^{[71]} “FortMP is a Mathematical Programming system designed to solve large scale Linear Programming (LP), Quadratic Programming (QP), Integer Programming (IP) and variable separable programming including special ordered sets of Type 1 and Type 2 (SOS1 and SOS2) problems. … FortMP is used in Management Science or Operations Research and covers applications such as transportation, chemical engineering, product blending, economic modelling, energy systems, and networks. In short, most industrial applications or research problems involving linear or discrete optimisation are handled by this system.”, OptiRisk Systems, 2004: Introduction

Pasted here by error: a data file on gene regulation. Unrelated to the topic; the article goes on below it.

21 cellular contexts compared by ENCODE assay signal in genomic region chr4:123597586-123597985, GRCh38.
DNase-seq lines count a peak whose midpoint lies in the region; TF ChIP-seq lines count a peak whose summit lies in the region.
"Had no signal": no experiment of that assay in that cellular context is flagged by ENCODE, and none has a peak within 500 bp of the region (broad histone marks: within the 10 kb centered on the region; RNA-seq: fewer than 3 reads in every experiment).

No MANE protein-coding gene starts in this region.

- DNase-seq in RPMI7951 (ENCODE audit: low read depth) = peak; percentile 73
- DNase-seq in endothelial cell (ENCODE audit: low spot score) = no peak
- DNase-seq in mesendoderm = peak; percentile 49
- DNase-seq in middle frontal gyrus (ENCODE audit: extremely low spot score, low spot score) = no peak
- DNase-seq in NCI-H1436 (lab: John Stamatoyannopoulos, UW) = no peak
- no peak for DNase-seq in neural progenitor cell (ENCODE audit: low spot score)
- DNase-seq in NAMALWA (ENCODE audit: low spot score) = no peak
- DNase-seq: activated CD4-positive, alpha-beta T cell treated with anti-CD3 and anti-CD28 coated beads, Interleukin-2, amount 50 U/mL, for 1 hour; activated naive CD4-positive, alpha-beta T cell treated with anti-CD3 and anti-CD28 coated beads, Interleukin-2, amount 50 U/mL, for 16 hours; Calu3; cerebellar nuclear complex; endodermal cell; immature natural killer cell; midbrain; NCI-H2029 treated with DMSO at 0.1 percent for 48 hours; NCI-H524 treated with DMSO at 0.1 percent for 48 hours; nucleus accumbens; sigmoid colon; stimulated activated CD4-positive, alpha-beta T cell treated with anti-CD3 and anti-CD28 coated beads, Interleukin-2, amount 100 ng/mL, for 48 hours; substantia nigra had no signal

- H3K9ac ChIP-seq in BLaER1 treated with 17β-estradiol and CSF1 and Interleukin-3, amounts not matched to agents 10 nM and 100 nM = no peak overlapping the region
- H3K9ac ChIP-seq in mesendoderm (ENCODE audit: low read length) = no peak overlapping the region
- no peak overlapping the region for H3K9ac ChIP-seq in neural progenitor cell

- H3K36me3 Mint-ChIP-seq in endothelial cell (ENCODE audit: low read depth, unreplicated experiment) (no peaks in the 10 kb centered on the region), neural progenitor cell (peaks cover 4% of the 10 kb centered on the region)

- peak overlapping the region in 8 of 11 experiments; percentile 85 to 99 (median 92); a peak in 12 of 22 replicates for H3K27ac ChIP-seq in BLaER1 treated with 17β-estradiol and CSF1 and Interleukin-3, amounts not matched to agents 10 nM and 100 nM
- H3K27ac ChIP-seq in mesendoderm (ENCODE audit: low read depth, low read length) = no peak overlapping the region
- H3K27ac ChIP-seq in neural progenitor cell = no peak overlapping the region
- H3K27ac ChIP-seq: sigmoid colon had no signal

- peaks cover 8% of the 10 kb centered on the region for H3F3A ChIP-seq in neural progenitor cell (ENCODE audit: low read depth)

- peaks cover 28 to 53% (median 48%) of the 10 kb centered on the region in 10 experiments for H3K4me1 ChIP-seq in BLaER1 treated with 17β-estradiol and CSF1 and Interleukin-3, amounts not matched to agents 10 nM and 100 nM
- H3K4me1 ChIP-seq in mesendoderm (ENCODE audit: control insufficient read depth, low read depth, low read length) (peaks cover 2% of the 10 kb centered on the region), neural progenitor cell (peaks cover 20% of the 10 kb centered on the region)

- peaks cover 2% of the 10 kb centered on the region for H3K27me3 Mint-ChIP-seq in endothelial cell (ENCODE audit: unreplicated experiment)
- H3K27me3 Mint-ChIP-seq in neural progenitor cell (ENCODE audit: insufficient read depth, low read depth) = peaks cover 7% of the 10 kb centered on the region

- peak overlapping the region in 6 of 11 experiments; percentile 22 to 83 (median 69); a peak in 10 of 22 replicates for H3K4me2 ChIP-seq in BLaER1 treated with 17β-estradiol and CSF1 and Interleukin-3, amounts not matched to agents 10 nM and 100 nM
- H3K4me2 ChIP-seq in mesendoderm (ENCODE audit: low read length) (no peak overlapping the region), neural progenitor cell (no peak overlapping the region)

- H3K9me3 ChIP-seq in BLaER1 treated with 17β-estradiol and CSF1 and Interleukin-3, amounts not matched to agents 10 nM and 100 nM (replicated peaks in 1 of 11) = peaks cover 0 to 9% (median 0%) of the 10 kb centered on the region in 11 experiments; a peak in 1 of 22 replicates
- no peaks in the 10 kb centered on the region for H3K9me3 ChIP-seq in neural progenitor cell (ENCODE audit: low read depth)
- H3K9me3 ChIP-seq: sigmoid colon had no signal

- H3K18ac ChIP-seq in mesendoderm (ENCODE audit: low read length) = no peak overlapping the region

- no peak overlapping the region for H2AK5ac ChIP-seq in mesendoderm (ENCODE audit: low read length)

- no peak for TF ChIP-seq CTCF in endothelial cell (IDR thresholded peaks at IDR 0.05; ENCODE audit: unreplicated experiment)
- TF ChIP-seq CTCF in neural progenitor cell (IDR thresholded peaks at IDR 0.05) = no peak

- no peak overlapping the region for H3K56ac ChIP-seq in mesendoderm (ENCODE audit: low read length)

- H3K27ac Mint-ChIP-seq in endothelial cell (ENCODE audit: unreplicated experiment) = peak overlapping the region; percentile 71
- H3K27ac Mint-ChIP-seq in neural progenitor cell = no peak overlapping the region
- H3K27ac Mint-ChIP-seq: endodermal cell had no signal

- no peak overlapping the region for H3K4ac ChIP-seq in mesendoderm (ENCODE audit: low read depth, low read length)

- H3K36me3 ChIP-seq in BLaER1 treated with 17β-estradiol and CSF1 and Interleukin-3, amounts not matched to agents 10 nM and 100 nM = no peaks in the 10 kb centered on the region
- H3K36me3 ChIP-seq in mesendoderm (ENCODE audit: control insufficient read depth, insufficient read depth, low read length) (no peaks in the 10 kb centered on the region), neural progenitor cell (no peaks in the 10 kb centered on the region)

^{[72]} cf. Baptista, S., Oliveira, R.C., and Zúquete, E., 2002: A period vehicle routing case study, p. 220
^{[73]} cf. Vianna, D.S., Ochi, L.S. and Drummond, L.M.A., 1999: A Parallel Hybrid Evolutionary Metaheuristic for the Period Vehicle Routing Problem, p. 2
^{[74]} cf. Mingozzi, A. and Valletta, A., 2003: An exact algorithm for period and multi-depot vehicle routing problems
^{[75]} Odysseus 2003 was the second international workshop on freight transportation and logistics in Mondello (Palermo), Sicily, Italy.
^{[76]} cf. Beltrami, E. and Bodin, L., 1974: Networks and vehicle routing for municipal waste collection
^{[77]} cf. Russell, R.A. and Igo, W., 1979: An assignment routing problem
^{[78]} The Chinese Postman Problem is a node-based routing problem for just one vehicle, cf. Kwan, M.-K., 1962: Graphic Programming Using Odd or Even Points
^{[79]} cf. Beltrami, E. and Bodin, L., 1974: Networks and vehicle routing for municipal waste collection, p. 70
^{[80]} cf. Clarke, G. and Wright, J., 1964: Scheduling of Vehicles from a Central Depot to a Number of Delivery Points